Sarees are the cultural representations of India on the global scene. The nine yards of opulence is equivalent to the traditions, culture, and heritage of multiple states of India. It is one of those words that come to your mind when you say India! It is not only the unique handloom trademark to the world of sarees that each state brings about to the world of saree but also the unique way of draping.
From Mekhela to Nauvari and from Kotapad to Santhal Pargana, the pleats of saree bind the country together without interrupting the greatness of the saree! Every cataclysmic change has resulted in its distinctiveness and exclusivity. Here, we bring you the lowdown of different draping styles from different states of India- from right to left and center! Each draping style is designed to suit local needs and conditions.
Mekhela is essentially is a sarong or skirt with pleats in the front. The dupatta or pallu is worn separately and is called Riha or chadar. The chadar features a criss-cross pleated form tucked to the left side of the waist and thrown over the shoulder in the front.
The urban and rich community wears saree in an equally opulent manner. The inner end of saree is wrapped anti-clockwise around the waist and tucked into the petticoat at the right side. The pallu is loose-ended, pressed into the waist from left side. Like a Gujarati saree, it is a seedha palluki saree.
The unusual draping of Maharashtriyan saree aids to the active and independent lifestyle of Marathi women. The saree is worn without a petticoat or shorts underneath and looks like a trouser, though with immense grace and elegance. The saree is worn by Marathi women on festivals like ‘Gudi Padwa’ and ‘Sankranti.’ This saree accentuates feminine curve while offering immense freedom, without the challenge of managing the pleats.
This Karnataka style drape is unique and quite famous for its non-interrupting style. Since the local conditions demand them to walk uphill and climb trees, this draping style lets them be! The origin of the saree can be traced back to ancient times. It is believed that Sage Agastya tried to stop her wife Kauveri from turning into a river. While he was forcing her to stay back, the pleats of her saree were pushed to the back. To pay her homage and show respect for her sacrifice, women in Koorg started wearing sarees in Kodagu style. It is usually paired with a full-sleeve blouse but over the time, the neckline and fabric of the saree have been experimented with a lot. Brides usually wear red-gold silk Kanjivaram saree and a head veil. This saree style, however, is only limited to marriages and religious functions these days.
Yet again the opulent and classy Parsi delight! This elegant saree is the traditional Parsi outfit. Parsi women prefer lightweight fabric such as chiffon, linen and georgette saree as ‘gara.’ The pallu is drawn from behind to keep it loosely hanging over the left shoulder. The pleats of the pallu are spread out in the front for demonstrating the intricate work.
The Namboothiri is perhaps the oldest South Indian draping style to wear Kerala saree. It is rarely worn these days and reserved only for special religious ceremonies and functions in Kerala. This kind of saree draping is very conservative and covers only the lower part – like a skirt. There is no concept of pallu to cover the upper region.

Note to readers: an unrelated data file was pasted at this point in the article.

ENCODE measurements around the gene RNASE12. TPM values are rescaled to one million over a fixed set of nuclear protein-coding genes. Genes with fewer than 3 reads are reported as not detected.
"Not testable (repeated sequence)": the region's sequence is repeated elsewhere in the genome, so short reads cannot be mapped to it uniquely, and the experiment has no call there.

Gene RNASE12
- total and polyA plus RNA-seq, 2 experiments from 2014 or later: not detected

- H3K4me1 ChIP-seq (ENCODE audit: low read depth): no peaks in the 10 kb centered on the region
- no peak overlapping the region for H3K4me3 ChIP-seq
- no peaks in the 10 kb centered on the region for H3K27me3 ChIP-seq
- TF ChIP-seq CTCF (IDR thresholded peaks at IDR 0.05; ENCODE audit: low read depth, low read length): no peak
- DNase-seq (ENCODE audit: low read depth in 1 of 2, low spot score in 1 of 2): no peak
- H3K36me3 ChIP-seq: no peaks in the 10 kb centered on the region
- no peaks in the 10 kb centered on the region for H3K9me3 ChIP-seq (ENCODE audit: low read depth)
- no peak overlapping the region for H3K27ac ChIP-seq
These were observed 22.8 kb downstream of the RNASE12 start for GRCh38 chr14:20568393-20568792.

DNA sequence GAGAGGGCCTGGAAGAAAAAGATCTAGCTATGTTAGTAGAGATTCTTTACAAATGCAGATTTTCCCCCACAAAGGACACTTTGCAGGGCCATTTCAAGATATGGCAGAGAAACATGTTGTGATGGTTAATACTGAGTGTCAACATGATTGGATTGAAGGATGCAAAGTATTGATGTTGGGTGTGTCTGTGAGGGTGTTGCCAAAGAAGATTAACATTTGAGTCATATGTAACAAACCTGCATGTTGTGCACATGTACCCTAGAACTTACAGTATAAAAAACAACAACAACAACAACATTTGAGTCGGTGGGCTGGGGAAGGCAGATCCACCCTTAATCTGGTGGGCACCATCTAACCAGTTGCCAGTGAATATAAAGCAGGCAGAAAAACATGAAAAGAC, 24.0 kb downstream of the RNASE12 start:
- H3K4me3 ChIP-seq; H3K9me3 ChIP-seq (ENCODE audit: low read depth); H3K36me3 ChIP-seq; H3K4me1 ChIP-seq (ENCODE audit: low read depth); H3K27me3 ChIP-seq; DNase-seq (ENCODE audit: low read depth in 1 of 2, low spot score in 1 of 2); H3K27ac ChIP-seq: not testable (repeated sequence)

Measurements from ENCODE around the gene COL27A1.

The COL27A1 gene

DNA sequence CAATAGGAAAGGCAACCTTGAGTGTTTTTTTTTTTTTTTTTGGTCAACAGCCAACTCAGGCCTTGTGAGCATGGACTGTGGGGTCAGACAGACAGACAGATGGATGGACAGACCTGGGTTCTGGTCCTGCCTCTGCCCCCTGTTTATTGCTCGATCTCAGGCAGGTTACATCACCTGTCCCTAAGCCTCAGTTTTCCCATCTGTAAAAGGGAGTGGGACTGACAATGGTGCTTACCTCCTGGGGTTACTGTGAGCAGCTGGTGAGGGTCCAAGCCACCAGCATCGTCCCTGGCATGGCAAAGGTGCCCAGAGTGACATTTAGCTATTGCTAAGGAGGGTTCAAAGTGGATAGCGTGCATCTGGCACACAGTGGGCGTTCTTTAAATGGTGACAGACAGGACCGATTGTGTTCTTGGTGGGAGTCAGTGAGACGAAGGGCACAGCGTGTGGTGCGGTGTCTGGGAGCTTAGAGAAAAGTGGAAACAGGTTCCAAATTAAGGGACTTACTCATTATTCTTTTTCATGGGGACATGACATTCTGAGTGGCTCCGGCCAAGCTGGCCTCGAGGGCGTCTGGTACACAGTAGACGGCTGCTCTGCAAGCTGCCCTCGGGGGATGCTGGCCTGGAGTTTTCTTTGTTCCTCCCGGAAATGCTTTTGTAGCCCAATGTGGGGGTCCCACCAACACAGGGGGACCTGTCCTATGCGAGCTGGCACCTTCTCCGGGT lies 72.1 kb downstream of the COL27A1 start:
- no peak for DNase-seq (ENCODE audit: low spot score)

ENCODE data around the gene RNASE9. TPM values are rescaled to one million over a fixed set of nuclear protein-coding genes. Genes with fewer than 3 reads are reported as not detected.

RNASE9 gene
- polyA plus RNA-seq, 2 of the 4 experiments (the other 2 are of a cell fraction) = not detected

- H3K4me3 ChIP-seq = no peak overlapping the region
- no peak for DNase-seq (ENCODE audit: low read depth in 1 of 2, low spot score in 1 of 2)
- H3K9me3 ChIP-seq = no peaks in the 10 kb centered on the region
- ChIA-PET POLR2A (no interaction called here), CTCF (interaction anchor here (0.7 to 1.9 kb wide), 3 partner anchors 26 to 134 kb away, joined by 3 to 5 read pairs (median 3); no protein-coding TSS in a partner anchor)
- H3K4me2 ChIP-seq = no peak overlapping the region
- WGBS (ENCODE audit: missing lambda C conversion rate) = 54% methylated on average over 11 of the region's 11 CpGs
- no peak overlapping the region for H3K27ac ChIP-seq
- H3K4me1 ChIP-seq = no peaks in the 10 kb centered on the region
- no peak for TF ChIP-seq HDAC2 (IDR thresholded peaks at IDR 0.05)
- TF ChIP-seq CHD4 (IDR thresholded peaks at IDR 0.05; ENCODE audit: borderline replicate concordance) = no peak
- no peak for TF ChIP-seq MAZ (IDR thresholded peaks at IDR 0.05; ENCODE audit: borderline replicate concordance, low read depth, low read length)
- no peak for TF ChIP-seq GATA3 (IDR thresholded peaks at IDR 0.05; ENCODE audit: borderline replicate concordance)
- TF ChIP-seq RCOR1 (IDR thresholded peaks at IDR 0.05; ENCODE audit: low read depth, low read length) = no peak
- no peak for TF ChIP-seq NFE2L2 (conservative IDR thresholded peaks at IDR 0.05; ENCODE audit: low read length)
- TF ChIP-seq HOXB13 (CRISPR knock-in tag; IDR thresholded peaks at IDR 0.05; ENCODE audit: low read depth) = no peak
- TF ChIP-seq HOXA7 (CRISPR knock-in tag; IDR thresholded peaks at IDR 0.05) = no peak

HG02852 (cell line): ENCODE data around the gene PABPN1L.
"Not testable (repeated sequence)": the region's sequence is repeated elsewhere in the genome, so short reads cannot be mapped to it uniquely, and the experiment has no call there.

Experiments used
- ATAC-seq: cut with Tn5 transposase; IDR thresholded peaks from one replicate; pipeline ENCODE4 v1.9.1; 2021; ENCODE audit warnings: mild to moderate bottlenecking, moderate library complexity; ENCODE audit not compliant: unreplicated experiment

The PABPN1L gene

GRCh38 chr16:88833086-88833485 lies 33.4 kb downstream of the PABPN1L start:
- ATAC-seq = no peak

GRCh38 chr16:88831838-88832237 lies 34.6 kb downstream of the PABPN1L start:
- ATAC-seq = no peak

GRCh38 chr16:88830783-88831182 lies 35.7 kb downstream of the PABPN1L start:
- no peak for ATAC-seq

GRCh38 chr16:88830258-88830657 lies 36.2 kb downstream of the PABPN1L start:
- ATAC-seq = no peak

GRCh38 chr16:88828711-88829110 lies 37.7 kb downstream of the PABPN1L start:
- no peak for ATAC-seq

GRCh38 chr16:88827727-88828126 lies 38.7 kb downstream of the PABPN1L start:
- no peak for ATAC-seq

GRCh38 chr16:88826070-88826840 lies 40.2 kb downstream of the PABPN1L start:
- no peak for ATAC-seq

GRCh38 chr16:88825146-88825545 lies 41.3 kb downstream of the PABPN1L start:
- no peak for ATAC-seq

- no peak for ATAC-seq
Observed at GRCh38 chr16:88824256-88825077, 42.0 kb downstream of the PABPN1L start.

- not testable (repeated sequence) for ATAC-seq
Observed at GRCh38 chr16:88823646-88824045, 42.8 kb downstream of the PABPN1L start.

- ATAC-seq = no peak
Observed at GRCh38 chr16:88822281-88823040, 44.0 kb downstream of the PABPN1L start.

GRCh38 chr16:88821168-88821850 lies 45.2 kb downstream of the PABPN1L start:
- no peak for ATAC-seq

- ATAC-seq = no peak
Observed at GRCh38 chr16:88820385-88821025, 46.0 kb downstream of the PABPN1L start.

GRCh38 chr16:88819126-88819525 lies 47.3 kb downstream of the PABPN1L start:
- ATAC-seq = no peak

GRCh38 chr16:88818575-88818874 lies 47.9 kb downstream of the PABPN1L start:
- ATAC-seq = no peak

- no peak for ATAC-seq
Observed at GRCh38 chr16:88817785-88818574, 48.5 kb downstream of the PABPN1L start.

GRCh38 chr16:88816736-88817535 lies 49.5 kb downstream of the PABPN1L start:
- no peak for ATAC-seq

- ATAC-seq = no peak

One of the most famous of the sarees has box pleats in the front. The pallu is pleated and falls on the right shoulder. Traditionally, the most important lady in the household would tie keys to the pallu. The traditional Bengali wedding would see brides in red and white ethnic Bengali saree.
Iyer community in Tamil Nadu used to wear Madisaru style saree, which was a dhoti-meets-saree combination. This saree was worn to honor ‘ardh-naaree’ avatar of Lord Shiva. The upper half would resemble a saree whereas the lower half used to look like a dhoti.
Women of Chhattisgarh’s tribal community drape saree in Surguja style. This saree draping style doesn’t have any pleats and just like the local conditions would demand it, is quite simple and makes for a matter-of-fact presentation. The Surguja saree gives women the much-needed freedom to perform the daily chores. It is worn above the knees so that women can walk and do the routine activities with much ease.
Women in Gujarat, Uttar Pradesh and Odisha drape seedha pallu saree. While the saree gives them the freedom of a skirt and blouse aka lehenga and choli, the pallu works as a dupatta. Since the women cover their heads in Odisha and Uttar Pradesh, a seedha pallu saree makes it easier for them. The sarees prevalent in these regions have extensive work on the pallu as it falls directly on the shoulder. However, extensive work on pallu isn’t a feasible idea as the shoulder would have to carry the most of it, which makes saree draping a cumbersome affair.
The way you, your mother and grandmother has been wearing a saree is the Nivi style. It was originated in Andhra Pradesh but it is now the widely accepted and most popular saree draping style! Over the time, the saree has seen itself go over numerous makeovers and cascades of local events. The conditioning has only made this saree style better!
A saree is a beautiful outfit, an amalgam of tradition and modern sensibilities. An outfit should aid you in a day-to-day lifestyle and not hold you back. The design tweaks and local adaptations have only made it better and versatile. Folks, do tell us would you like to try different saree styles? Which saree style from the different states of India do you like better?
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